European diesel at record premium over gasoline

  • Market: Oil products
  • 02/09/22

European diesel prices have been at record premiums to gasoline in recent days, reflecting how refineries need much more natural gas to produce the former and are struggling to sell the latter to export markets.

Non-Russian diesel cargoes priced $55.23/bl above Eurobob oxy gasoline barges on 26 August and although that spread has come down to around $49/bl this week that is still around the highest since Eurobob prices were launched in 2009.

The widening of the spread was underpinned by a rise in natural gas prices. Refineries extract hydrogen from natural gas for use in some processes, notably in hydrocracking that converts heavier feedstocks mainly into diesel — the corresponding process for lifting gasoline yields does not require hydrogen — and the approximate cost of hydrogen for refineries has roughly trebled since June because of rising gas prices. The spread between gasoline and diesel peaked on the same day as the European benchmark gas price, before both made moderate retreats.

Diesel traders say Europe is relatively well-supplied and the support for prices is coming from higher production costs, a result of the crisis in gas supply. The EU has said it will block Russian diesel supply completely from February, but this is not yet affecting prompt supply. Before the invasion of Ukraine, Russian diesel covered around 10pc of European consumption and this is still the case. Many companies have unilaterally rejected Russian diesel in spot markets, but are unable legally to exit long-term supply contracts.

Meanwhile, persistent gasoline oversupply in Europe has contributed to a sharp fall in that product's margins to crude in recent weeks. Europe relies on exports to long-haul destinations — the US and west Africa — to stay on top of its structural gasoline oversupply, but flows to those regions have been stymied in recent months. Exports to the US were 1.07mn t in the June-August period, according to Vortexa, down from 1.53mn t in the same three months of 2021, laid low by a steep backwardation structure, high freight rates, and poor US demand. Exports to west Africa fell to around 1.39mn t in August from 1.62mn t in July and 1.53mn t in August 2021, with European exporters meeting stiff competition from Mideast Gulf suppliers in that region.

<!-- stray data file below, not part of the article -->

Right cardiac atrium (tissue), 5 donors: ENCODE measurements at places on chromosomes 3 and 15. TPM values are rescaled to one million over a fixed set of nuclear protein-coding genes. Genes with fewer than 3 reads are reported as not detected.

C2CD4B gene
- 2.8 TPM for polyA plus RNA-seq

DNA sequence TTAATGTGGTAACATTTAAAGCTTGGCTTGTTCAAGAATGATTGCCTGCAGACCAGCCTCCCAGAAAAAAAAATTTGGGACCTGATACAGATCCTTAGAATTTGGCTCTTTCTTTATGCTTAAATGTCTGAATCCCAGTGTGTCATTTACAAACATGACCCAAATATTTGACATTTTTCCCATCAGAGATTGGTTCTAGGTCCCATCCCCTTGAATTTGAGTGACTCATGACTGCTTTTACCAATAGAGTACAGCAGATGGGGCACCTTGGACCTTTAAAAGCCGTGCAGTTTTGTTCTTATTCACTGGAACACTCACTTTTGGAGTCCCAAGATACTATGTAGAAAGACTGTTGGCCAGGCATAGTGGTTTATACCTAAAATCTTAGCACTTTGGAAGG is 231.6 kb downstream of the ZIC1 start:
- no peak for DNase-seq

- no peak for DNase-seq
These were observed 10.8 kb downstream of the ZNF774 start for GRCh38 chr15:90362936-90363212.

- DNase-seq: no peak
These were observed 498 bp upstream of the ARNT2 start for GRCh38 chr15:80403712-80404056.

The lack of export opportunities has caused supply to swell, with independently-held inventories in the Amsterdam-Rotterdam-Antwerp (ARA) hub hitting 1.53mn t in the week to 24 August, the highest since Argus began collecting the data from consultancy Insights Global in 2011.

Going in circles

Refiners may now be ramping up crude throughputs to take advantage of higher diesel margins, traders said. This would put extra pressure on gasoline prices, as higher crude throughputs tend to increase output of all products. Refiners will therefore face a balancing act between profiting from high distillate margins and avoiding losses on gasoline output.

The preferred way to increase diesel output without adding surplus gasoline would be to increase hydrocracker throughputs, rather than crude distillation throughputs. This is probably still the most profitable route for refineries, even given the elevated cost of hydrogen. But hydrocrackers have finite capacity and diesel margins have incentivised heavy use of them for the past six months, so some refiners may be forced to distil more crude if they want to raise diesel output further.

Market participants said some refiners are running low-sulphur vacuum gasoil (VGO) through hydrocracking units, a feedstock conventionally used in fluid catalytic crackers (FCCs) to make gasoline. This would help maximise diesel output while minimising hydrogen costs: the less sulphur in the feedstock going into the hydrocrackers, the less hydrogen they need to use desulphurising the diesel.


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